Working for workplace religious diversity, equity & inclusion


Review of Practical Wisdom in Management

13 Sep, 2014

Review Author: Melissa Grim

Practical Wisdom in Management, by Theodore Roosevelt Malloch, is the first in-depth and comprehensive case study book to explore how practical wisdom from spiritual and philosophical traditions inspires corporate leadership and permeates many corporate cultures.

Discount Code: RFBF4

Covering ten major worldwide religions, this book provides a comprehensive overview of the practical wisdom of the major faith traditions for management. Practical Wisdom is designed for the classroom and includes in-depth and informative case studies of 28 multinational corporations, analyzed with an emphasis on their values and spiritual inspiration, alongside business and strategic issues.

The book starts with a look at companies and organizations that have incorporated Catholic Social Thought with great success. For instance, Group DANONE is a French food-products multinational that is the leading dairy products company in the world. DANONE focuses not just on profitability but on social justice as well, and hires like-minded individuals. One manifestation of this is the Danone International Prize for Nutrition, which honors individuals or teams that have made advances in the science of human nutrition, one aspect of taking care of the person as a “whole.”

Grameen Bank, a highly successful for-profit bank, is owned almost entirely by its borrowers. Created by Bangladeshi economist Muhammad Yunus, he took seriously the Muslim call for charity for the poor. However, he saw fellow citizens in an endless cycle of debt. After spending decades on the problem, he developed a system that took the belief in charity, and gave the poor not temporary handouts, but a means to get out of debt and start their own businesses. He won the prestigious Peace Prize in 2006.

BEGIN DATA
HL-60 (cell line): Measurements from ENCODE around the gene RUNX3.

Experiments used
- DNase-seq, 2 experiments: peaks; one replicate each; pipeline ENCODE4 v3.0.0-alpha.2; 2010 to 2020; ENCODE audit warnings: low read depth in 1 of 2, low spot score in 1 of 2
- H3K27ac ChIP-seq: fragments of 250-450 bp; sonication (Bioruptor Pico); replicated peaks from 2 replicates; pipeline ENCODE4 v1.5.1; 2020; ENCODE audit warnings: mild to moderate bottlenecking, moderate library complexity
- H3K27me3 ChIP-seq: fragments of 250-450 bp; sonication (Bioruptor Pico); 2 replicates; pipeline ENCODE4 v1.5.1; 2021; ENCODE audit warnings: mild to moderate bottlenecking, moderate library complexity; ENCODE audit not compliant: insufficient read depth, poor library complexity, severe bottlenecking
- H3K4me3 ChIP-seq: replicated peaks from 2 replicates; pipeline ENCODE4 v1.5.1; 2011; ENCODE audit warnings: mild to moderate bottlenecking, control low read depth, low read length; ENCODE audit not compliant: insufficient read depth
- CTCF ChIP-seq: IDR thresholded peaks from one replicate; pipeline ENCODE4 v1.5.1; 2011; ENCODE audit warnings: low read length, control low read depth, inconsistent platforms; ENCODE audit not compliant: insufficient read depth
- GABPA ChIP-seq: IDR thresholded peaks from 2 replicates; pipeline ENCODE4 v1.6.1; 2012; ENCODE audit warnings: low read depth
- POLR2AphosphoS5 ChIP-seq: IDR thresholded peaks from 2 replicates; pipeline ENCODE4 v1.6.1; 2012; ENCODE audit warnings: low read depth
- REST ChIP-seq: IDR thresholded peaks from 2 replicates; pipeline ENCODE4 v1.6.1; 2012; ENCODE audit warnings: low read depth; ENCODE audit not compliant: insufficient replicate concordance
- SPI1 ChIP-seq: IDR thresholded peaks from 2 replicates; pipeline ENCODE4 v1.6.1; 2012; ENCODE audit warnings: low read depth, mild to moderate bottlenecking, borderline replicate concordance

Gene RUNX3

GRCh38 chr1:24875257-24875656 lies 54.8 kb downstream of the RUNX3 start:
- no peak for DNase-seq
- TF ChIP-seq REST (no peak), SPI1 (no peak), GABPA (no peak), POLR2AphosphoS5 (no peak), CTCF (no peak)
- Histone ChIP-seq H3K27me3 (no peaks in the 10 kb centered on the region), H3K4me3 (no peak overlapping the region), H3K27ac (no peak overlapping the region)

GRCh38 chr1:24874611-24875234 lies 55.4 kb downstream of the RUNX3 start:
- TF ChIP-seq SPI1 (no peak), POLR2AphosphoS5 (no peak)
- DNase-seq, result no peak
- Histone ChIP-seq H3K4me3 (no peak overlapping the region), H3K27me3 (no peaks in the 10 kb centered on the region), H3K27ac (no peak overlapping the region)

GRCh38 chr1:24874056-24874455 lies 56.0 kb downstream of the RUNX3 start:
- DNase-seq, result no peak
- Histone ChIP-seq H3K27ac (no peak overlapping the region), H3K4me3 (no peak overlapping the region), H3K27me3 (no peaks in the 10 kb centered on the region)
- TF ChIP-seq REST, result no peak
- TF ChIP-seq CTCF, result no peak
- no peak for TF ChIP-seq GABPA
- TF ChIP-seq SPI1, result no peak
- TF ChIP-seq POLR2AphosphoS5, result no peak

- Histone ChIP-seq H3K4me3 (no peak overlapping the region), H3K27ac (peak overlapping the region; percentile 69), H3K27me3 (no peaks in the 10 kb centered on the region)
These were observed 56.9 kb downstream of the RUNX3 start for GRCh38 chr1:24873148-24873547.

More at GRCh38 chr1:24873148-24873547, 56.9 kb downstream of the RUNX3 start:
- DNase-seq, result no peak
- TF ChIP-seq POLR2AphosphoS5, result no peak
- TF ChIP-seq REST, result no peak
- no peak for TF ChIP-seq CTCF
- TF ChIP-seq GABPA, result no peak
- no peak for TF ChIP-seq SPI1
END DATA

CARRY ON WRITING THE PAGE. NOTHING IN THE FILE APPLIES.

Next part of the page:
Yunus’ critique of modern day economics, which led to his innovation, was that: “Many of the problems in the world remain unresolved because we continue to interpret capitalism too narrowly. In this narrow interpretation we create a one-dimensional human being to play the role of entrepreneur. We insulate him from other dimensions of life, such as, religious, emotional, political dimensions.”

Infosys Limited (INFY) is a NASDAQ listed global technology services company, headquartered in Bangalore, India. It has become the second largest IT exporter in India with more than 160,000 employees. Infosys has shown remarkable growth and has received a number of accolades over the last two decades, including best employer. In founding INFY, founder Murphy held above all that he wanted to created an ethical business informed by his Hindu beliefs. Murphy’s guiding ethical and business principle is the Golden Rule, to do unto others, as you would have them do to you.

By the end of 2010, Whole Foods’ growth and leadership position in the natural and organic grocery food market was well established. The company is well known for being a values-based, mission-driven organization that regularly earned distinction among Fortune 500 companies for its employee-friendly culture and policies. It’s founder and CEO, John Mackey, has studied religion and philosophy extensively, and has been greatly informed by Buddhism incorporating the focus on moderation and health as a means to enlightenment. As such Whole Foods has a business model that is aimed at promoting human happiness and well being.

Kraft Foods is a manufacturing giant present in over 150 countries and over 99% of U.S. households. Kraft Foods boasts a unique humanistic version of servant leadership. CEO Irene Rosenfeld identifies servant leadership as central to Kraft’s management framework. Rosenfeld strongly emphasizes the value of servant leadership in corporate management. “The people that work with me understand . . . I am there to help them, not for them to help me.”  Kraft has relied on value-based product offerings as a source of growth through marketing and innovation.

Conclusion: This book will be valuable reading for MBA students and students of business ethics and spirituality in business courses, as well as business leaders looking to integrate religious values into their organization. In fact as the book notes, New York-based branding firm BBMG reports that contemporary consumers are increasingly values-conscious; that is, they care about whether the companies they buy from and products they consume reflect or support moral values they espouse. So the reading of this book is timely.